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The 2-week rule of depression - who actually believes that?! *poss trig*

Former MemberFormer Member Posts: 1,876,324 The Mix Honorary Guru
Enough of the 2 week rule!
When you go to the GP and ask for help with depression they give you the two-week depression checklist and seem to base all of their treatment on that.
The thing is I don't know how to answer it! If I answer it for the last 2 weeks then according to this I'm fine I have no problems. But that ignores the seven months hell of suicidal depression including a suicide attempt that I have been through and the hard work I have put in to make things better!
I don't know about anyone else but my depression is very variable - I can be fine one week and hell the next. For instance, my suicide attempt came from a sudden crash after a couple of weeks feeling better.
What does anyone else think about this? Just because I am feeling a bit better it doesn't mean that it's over or that I don't need help - it probably means that I am actually better placed to accept help. And I know that without help I will end up back there again.
The other thing is that they use the checklist to judge the effectiveness of the therapy - but I always end up exaggerating how bad it is at the beginning in order to make sure that I get help, so when I fill in the end one it looks as though I've improved when there's actually no difference.

Comments

  • Former MemberFormer Member Posts: 1,876,324 The Mix Honorary Guru
    I think the 2-week checklist is a guideline for GP's to follow. I guess they can't be seen to hand out medication or do a referral until they know what they are working with.

    I think you need to be really honest with the checklist but maybe add to it underneath about how your emotions can change. The more information the better.

    Let us know how you get on :)
  • Former MemberFormer Member Posts: 1,876,324 The Mix Honorary Guru
    milou wrote: »
    Enough of the 2 week rule!
    When you go to the GP and ask for help with depression they give you the two-week depression checklist and seem to base all of their treatment on that.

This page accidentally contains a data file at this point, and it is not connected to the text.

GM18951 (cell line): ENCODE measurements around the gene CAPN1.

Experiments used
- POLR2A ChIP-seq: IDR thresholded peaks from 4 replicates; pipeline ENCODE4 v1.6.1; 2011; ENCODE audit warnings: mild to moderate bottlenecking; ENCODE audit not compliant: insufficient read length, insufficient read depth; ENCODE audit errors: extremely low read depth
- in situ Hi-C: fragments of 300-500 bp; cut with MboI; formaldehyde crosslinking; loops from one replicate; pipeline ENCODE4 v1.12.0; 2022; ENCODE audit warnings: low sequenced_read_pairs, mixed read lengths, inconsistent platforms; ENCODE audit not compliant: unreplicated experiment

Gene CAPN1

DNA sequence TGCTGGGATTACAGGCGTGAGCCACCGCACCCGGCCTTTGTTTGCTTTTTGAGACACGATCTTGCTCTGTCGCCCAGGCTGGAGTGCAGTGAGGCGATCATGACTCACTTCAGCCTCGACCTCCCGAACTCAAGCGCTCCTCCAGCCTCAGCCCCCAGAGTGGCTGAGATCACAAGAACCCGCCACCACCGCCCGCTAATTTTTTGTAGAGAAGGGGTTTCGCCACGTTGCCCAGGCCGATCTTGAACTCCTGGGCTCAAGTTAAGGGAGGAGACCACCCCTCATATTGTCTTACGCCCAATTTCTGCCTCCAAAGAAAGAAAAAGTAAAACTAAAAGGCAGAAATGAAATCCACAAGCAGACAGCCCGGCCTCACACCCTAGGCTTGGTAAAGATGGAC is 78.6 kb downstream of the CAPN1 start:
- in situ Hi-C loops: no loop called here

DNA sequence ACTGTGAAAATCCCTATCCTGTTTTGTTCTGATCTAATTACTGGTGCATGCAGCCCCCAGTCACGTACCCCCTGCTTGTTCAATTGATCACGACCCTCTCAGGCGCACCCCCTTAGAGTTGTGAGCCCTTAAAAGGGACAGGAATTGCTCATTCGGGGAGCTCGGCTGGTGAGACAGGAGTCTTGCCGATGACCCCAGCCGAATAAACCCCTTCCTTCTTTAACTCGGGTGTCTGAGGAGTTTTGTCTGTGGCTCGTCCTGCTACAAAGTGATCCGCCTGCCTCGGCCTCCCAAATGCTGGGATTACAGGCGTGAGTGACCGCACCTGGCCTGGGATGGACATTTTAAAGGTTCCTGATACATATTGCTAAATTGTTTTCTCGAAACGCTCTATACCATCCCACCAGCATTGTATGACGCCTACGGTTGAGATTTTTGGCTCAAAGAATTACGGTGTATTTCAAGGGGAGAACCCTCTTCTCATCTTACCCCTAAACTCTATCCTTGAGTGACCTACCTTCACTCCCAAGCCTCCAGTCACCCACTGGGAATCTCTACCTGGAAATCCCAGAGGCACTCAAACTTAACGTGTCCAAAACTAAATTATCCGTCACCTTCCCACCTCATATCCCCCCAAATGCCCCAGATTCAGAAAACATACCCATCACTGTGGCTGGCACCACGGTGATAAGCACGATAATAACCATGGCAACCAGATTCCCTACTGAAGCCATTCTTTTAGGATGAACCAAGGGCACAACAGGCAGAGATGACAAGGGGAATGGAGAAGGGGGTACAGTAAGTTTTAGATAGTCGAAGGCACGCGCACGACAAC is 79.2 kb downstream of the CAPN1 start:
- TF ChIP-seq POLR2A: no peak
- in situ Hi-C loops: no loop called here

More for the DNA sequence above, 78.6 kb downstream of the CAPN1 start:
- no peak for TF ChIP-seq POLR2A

The thing is I don't know how to answer it! If I answer it for the last 2 weeks then according to this I'm fine I have no problems. But that ignores the seven months hell of suicidal depression including a suicide attempt that I have been through and the hard work I have put in to make things better!
    I don't know about anyone else but my depression is very variable - I can be fine one week and hell the next. For instance, my suicide attempt came from a sudden crash after a couple of weeks feeling better.
    What does anyone else think about this? Just because I am feeling a bit better it doesn't mean that it's over or that I don't need help - it probably means that I am actually better placed to accept help. And I know that without help I will end up back there again.
    The other thing is that they use the checklist to judge the effectiveness of the therapy - but I always end up exaggerating how bad it is at the beginning in order to make sure that I get help, so when I fill in the end one it looks as though I've improved when there's actually no difference.


    I think there are pro's and con's about questionnaire style assessment tools.

    On the positive side, when feeling depressed it can be hard for people to communicate necessary information to their doctor because their thinking processes are not working as they need to be, and so they may forget to mention some important facts. I also think it?s good that a well-informed record is kept on the patient?s file.